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NFL Stats: Read Between the Lines
by Jim Feist - 09/07/2009
The best time of the sports calendar is here, the opening week of the pro football campaign! There are mountains of stats and angles available for sports bettors to digest from this season and years past. Information certainly is a huge key when analyzing games and point spreads. Sometimes it can seem that there is too much info, but it's essential to understand that stats are only a starting point. They don't always tell the whole story. In fact, stats can sometimes lie, something to keep in mind when searching for football picks. (Follow Jim on Twitter at https://twitter.com/JimFeistSports).
Sure, it's important to ask such questions as, “How many yards passing per game does his team get? How big is this offensive line compared to the opponent? Is a great quarterback going up against a team with slow defensive backs? What's their home record the last five years, straight up and against the spread?” However, it's important to learn when to look beyond stats. For example, here are some stats from the 2008 NFL season:
*The Texans were 3rd in total offense.
*The Titans were 21st in total offense.
*The Cardinals were 32nd in rushing offense.
*The Raiders were No. 10 in pass defense.
*The Steelers ranked 22 in total offense.
*The 49ers were No. 13 in pass offense.
*The Cowboys had the No. 8 total defense.
*The Raiders were No. 10 in rushing offense.
Now, all of those 2008 stats are true. However, they don't tell the real story about a football team's strengths, either. For instance, the Titans were 21st in total offense, which gives the impression they were a weak offensive team. However, they ended up 13-3 with the top seed in the AFC playoffs with the No. 7 rushing offense in the game. It was a ball control offense that played to its strengths, with a veteran QB (Kerry Collins) who was a game manager. Even in the 13-10 playoff loss to the great Baltimore defense, the Titans rolled up 391 yards (275 passing). In short, they were better offensively than the overall ranking might suggest.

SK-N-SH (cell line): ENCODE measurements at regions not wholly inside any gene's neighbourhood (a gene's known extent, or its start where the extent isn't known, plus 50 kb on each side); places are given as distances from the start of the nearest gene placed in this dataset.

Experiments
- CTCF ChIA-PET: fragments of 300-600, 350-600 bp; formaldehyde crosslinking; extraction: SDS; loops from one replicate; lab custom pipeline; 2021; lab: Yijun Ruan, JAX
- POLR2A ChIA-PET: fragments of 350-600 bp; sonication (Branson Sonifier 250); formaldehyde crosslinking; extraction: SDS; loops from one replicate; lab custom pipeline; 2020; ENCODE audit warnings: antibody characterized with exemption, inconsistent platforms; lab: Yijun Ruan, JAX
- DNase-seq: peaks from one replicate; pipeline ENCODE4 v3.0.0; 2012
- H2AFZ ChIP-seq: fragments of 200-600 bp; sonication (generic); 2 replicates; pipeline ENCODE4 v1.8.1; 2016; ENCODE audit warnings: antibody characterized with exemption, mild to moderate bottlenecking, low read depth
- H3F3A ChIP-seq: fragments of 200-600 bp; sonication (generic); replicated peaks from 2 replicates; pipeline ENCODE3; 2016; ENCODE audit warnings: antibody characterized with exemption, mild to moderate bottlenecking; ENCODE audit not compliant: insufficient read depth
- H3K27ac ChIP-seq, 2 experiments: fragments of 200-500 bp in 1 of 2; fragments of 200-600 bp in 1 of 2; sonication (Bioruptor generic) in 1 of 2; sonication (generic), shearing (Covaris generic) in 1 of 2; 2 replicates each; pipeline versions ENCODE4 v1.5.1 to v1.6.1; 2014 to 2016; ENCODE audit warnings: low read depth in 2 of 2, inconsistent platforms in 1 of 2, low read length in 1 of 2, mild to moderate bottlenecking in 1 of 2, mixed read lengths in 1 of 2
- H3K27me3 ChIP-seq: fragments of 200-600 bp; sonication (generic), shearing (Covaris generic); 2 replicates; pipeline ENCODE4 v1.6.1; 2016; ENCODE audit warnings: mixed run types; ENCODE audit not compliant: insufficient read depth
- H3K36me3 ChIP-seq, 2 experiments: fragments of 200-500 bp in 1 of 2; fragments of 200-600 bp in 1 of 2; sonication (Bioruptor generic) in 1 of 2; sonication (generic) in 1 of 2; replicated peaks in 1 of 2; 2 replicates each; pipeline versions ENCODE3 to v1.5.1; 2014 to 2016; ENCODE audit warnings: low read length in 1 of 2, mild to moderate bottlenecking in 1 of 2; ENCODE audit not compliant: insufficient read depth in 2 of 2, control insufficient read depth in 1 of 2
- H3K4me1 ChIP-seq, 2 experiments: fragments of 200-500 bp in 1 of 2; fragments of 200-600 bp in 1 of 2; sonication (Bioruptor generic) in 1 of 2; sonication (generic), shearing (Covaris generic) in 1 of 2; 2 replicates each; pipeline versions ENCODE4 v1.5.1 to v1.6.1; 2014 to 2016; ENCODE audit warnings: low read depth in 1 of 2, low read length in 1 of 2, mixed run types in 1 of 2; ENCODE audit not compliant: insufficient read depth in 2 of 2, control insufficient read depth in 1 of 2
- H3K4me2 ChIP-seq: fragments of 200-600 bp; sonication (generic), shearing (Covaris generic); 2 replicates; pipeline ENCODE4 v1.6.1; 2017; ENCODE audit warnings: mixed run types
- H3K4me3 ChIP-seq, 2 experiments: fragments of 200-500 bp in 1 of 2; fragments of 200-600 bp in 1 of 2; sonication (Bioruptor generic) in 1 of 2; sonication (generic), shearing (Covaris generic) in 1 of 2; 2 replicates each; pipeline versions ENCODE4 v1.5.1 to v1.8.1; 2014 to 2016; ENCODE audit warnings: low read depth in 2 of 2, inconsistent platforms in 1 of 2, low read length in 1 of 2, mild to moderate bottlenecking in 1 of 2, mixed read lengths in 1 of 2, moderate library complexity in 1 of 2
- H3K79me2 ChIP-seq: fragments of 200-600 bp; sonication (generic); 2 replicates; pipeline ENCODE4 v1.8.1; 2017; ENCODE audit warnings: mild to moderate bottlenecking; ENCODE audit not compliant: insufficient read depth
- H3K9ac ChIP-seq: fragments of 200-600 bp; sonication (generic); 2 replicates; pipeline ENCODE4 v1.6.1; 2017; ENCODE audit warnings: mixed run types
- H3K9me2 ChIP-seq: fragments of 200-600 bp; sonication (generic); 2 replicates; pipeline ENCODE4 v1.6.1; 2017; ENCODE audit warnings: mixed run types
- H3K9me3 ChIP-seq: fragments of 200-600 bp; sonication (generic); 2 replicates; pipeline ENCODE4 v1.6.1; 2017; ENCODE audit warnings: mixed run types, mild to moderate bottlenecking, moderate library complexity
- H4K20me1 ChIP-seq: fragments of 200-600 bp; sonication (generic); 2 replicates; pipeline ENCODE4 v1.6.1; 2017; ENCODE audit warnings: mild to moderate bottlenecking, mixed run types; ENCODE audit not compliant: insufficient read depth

That is just as true for the champion Steelers, who ranked 22nd in total offense in 2008. Like Tennessee, the Steelers were ball control offense with a sensational defense. But the offense was no liability, with a talented passing game of QB Ben Roethlisberger, TE Heath Miller and WRs Hines Ward and Santonio Holmes. We saw how good that passing offense could be when they needed a quick score – in the final seconds of the Super Bowl.
Back in 2004 and 2005 the Steelers ranked 28th and 24th in passing offense, yet those “poor” stats were deceptive. The Steelers are primarily a power-running team, and highly successful at it, getting out in front early and then chewing up the clock. It worked often during a 15-1 regular season in 2004 and winning the Super Bowl in 2005. They didn’t need to pass a lot, although when forced to pass, they were able to move the ball through the air with Roethlisberger and terrific wide receivers. The stats may suggest a poor passing team, but the reality was quite different.
How about the 49ers on that list? Yes, they ranked 13th in passing offense with 211 yards in the air per game. But that was because Mad Mike Martz was the offensive coordinator, relying more on the air attack. But let’s face it: The 49ers of 2008 were not a scary passing offense, with team totals of 21 TDs and 19 interceptions behind Shaun Hill and J.T. O'Sullivan.
The Arizona Cardinals ranked dead last in rushing offense, but we certainly wouldn't classify them as a weak offensive team. Arizona ranked fourth in the NFL in total yards and third in points. It was reminiscent of two years ago, when the Saints were ranked 28th overall in rushing offense, but that was deceptive. They had plenty of offensive talent and balance with RBs Deuce McAllister and rookie Reggie Bush. No one wanted to face them as the Saints ranked No. 1 in total offense because of a devastating passing game and spread attack.
Two years ago Cleveland was No. 13 against the pass, but anyone watching the Browns saw a very poor defense. They were 25th against the run, so teams could wear them down on the ground, making the passing game just as effective. The Browns allowed 238 points, one of the poorest marks in the league. Successful handicappers dig deep and weigh all the strengths and weaknesses before heading to the betting window. All of which is needed when searching for football picks.